Camillus House Move Clears Final Hurdle
Written by Deserae del Campo on September 21, 2006
By Deserae del Campo
Camillus House move clears final hurdleBy Deserae del Campo
The Florida Cabinet on Tuesday approved a land swap between the University of Miami and Camillus House, the final hurdle in the homeless shelter’s 22-year effort to move to a modern facility outside of downtown.
Camillus has an agreement with the university, the city and the state for a 60-year lease on 3.1 acres at Northwest Seventh Avenue and 16th Street for care and rehabilitation of the homeless.
"There was an endorsement of the project by the governor’s cabinet and also congratulations on the project," said Camillus President Paul Ahr. He said the review went "perfectly."
"Our next step is to basically get started in the land-transaction issues," he said. "Now we have a basis to launch our capital campaign for $60 million" to fund the new facility.
Camillus officials have been trying since 1984 to move into a facility bigger than its shelters near the Miami Arena but met denial from city commissioners and disapproval from residents.
Camillus was denied rezoning and permitting at Northwest Third Court and Northwest Fifth Street in 1985 after neighborhood protests. In 1992, it tried to move to Allapattah, but the commission vetoed that, too.
UM and Camillus officials agreed last year to trade adjoining parcels on Northwest Seventh Avenue. The charity plans a three-story, 340-bed shelter, rehabilitation facility and townhouse complex on land now owned by the university between Northwest 17th and 20th streets.
The proximity to Jackson Memorial Hospital will be good for the community, Mr. Ahr said. "We think it’s a good site for the facility."
University officials want to build a 1.4 million-square-foot biosciences center on land at Northwest 17th Avenue that Camillus now leases.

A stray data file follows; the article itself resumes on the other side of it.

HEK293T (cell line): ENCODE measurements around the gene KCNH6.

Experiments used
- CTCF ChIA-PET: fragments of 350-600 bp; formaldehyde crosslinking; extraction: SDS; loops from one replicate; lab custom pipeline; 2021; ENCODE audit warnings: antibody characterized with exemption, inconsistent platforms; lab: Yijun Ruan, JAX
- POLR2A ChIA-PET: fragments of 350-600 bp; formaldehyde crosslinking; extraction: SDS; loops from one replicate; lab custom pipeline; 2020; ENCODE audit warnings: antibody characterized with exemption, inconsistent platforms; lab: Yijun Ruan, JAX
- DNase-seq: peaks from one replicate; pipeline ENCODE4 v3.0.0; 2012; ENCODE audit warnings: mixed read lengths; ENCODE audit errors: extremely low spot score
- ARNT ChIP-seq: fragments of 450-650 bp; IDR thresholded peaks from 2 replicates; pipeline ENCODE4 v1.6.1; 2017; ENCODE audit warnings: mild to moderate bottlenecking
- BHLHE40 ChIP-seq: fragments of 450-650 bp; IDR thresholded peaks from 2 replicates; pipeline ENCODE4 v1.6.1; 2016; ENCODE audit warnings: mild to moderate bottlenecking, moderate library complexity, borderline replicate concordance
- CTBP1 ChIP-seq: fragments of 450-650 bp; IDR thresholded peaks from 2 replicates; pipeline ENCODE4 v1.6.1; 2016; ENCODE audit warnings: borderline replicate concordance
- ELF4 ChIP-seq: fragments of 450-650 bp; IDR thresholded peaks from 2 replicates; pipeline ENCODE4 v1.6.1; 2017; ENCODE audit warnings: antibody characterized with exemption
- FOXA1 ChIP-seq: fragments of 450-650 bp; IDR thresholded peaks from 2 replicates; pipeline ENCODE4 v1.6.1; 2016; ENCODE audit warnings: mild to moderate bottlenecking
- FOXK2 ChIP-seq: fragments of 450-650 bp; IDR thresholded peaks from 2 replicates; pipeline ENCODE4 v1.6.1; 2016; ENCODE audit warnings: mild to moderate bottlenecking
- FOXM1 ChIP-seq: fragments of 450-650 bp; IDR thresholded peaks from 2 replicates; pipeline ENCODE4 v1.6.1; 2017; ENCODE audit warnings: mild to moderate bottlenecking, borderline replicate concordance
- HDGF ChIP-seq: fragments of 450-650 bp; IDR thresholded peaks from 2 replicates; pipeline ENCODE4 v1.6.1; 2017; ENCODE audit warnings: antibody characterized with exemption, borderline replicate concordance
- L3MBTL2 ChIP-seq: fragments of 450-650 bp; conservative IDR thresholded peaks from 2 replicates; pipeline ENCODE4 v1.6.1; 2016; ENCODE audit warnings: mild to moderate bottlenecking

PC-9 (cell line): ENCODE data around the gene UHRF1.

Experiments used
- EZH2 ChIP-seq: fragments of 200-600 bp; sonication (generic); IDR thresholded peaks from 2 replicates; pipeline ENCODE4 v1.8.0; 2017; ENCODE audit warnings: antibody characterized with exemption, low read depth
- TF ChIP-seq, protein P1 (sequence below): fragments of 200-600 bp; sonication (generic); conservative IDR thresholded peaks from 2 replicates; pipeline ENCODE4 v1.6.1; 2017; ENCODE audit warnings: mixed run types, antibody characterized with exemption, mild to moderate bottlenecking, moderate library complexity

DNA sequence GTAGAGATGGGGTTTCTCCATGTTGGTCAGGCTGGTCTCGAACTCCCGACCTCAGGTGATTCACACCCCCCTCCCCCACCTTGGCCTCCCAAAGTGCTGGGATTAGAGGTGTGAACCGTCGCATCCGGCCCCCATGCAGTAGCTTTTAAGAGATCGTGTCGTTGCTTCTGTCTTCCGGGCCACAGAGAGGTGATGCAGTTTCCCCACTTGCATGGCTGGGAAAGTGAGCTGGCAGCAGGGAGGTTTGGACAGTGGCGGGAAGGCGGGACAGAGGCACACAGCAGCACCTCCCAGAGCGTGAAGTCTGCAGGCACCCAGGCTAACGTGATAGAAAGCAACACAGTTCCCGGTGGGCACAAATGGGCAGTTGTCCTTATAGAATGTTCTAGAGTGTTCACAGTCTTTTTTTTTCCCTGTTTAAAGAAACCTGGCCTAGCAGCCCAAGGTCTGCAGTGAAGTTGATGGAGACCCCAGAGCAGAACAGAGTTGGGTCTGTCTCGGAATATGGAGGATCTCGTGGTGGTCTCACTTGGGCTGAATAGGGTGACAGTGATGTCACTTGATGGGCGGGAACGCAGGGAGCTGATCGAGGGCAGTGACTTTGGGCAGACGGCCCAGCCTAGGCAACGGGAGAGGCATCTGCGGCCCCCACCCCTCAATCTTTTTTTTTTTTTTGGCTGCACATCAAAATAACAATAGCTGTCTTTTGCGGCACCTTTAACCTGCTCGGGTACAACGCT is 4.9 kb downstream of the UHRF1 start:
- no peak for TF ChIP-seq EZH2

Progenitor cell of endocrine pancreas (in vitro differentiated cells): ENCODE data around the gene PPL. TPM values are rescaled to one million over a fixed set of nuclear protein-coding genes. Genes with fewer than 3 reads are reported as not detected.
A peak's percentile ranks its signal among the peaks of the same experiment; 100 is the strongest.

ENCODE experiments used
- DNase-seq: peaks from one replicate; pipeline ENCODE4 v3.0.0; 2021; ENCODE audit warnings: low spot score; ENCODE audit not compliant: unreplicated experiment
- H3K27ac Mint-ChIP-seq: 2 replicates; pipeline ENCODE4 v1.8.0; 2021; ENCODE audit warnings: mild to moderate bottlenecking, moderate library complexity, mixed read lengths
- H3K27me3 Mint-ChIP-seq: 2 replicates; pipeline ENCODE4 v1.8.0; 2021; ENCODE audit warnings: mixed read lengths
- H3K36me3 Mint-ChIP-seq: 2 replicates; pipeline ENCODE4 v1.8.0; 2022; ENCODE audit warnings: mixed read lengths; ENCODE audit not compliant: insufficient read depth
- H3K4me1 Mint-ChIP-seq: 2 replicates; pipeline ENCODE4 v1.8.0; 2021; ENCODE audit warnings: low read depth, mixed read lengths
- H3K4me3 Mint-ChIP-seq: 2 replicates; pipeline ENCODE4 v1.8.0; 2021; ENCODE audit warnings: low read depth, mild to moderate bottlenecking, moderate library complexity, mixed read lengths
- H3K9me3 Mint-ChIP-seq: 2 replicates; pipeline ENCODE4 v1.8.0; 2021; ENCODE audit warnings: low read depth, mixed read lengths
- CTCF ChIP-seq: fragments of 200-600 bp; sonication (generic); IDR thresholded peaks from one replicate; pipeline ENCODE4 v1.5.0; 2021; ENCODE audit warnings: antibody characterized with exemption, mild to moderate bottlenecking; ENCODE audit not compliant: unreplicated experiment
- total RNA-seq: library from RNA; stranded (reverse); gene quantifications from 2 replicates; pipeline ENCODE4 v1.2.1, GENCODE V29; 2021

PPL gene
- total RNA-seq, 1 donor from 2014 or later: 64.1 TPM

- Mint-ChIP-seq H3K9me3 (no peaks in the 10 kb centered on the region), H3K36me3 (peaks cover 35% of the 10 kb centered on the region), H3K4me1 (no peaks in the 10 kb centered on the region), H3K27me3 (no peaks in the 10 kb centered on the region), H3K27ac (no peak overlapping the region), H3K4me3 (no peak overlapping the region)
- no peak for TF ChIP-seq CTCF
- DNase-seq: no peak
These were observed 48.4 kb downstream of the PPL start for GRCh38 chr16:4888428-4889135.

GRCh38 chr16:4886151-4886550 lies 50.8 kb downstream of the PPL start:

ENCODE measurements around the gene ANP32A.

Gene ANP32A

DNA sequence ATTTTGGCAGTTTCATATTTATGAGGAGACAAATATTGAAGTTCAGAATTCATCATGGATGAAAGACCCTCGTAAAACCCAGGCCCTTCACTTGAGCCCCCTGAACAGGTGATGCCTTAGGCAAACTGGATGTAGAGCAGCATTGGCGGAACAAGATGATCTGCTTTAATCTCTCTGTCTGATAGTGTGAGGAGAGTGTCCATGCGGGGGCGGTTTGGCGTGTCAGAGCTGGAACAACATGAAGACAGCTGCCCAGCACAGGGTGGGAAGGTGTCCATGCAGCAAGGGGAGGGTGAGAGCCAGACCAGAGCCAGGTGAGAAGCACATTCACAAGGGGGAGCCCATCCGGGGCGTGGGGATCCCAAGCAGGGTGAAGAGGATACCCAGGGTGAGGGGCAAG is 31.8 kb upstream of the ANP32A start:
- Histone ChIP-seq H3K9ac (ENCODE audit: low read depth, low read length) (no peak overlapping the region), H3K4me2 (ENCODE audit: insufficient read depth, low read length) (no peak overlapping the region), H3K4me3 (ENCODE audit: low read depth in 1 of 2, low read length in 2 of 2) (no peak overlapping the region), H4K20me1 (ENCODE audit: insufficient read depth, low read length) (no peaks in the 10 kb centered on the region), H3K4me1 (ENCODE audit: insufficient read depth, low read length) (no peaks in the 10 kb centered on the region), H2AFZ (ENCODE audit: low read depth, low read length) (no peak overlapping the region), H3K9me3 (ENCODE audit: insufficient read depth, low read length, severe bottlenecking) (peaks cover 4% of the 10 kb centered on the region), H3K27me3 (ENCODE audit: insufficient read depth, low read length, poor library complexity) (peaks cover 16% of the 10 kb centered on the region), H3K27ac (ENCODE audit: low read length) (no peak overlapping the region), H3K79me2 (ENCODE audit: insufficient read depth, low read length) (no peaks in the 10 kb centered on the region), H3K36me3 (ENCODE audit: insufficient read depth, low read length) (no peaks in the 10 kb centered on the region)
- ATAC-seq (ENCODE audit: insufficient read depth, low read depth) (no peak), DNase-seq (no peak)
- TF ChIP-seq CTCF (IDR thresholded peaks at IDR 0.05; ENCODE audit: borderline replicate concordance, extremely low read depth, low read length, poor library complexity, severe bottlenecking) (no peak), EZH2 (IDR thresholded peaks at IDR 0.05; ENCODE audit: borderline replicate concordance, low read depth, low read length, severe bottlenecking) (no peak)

City commissioners unanimously approved the move during a July meeting amid protest from residents.
As a condition of approval, the commission requested that an advisory board be created to report twice yearly to the city on Camillus operations. Another condition was to require an off-duty police officer to patrol the new facility.
Mr. Ahr said Camillus House officials are in the process of establishing a citizens advisory board and is "looking forward" to its creation.
The Brothers of the Good Shepherd established Camillus House in 1960 as a small soup kitchen that cared for newly arrived Cubans. Today, Camillus House operates 14 facilities in the county including emergency shelters, transitional housing and job training centers.
The cost to build the new shelter is estimated at $30 million and a town-home complex for those who complete rehabilitation will probably cost $24 million. Camillus will provide beds and assistance to city residents who are homeless and people who sleep on streets within 1.5 miles of the center.
The facility is to include a kennel for homeless clients to keep their pets while they are in the program. It also will include a 10,000- to 12,000-square-foot courtyard for homeless who don’t want to sleep indoors.